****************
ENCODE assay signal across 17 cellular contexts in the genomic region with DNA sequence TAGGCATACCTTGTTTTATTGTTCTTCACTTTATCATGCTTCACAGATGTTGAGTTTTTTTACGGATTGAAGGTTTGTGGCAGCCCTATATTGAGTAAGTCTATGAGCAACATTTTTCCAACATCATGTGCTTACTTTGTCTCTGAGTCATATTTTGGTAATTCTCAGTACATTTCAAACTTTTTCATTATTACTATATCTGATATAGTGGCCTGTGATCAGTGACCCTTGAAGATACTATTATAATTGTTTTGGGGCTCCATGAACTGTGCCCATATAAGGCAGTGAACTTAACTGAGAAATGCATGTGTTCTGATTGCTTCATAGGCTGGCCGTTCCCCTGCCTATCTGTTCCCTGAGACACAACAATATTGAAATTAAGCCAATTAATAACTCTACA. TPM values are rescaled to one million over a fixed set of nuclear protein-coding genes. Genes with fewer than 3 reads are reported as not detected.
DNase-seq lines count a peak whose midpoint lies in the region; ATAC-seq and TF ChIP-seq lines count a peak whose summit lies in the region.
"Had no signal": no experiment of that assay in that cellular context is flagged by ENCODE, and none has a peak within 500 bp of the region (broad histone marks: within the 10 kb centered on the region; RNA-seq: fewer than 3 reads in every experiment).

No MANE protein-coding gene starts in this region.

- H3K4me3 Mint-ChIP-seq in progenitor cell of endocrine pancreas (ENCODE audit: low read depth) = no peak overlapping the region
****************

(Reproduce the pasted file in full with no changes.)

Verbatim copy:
ENCODE assay signal across 17 cellular contexts in the genomic region with DNA sequence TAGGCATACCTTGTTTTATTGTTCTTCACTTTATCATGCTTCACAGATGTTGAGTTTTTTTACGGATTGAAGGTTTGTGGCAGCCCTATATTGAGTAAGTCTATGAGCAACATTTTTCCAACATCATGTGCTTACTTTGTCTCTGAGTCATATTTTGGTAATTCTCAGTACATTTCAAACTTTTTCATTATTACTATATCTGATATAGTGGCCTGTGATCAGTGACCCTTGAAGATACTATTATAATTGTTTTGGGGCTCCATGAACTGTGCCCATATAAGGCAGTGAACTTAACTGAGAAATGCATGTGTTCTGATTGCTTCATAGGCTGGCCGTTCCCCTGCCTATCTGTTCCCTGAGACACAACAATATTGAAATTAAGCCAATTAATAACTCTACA. TPM values are rescaled to one million over a fixed set of nuclear protein-coding genes. Genes with fewer than 3 reads are reported as not detected.
DNase-seq lines count a peak whose midpoint lies in the region; ATAC-seq and TF ChIP-seq lines count a peak whose summit lies in the region.
"Had no signal": no experiment of that assay in that cellular context is flagged by ENCODE, and none has a peak within 500 bp of the region (broad histone marks: within the 10 kb centered on the region; RNA-seq: fewer than 3 reads in every experiment).

No MANE protein-coding gene starts in this region.

- H3K4me3 Mint-ChIP-seq in progenitor cell of endocrine pancreas (ENCODE audit: low read depth) = no peak overlapping the region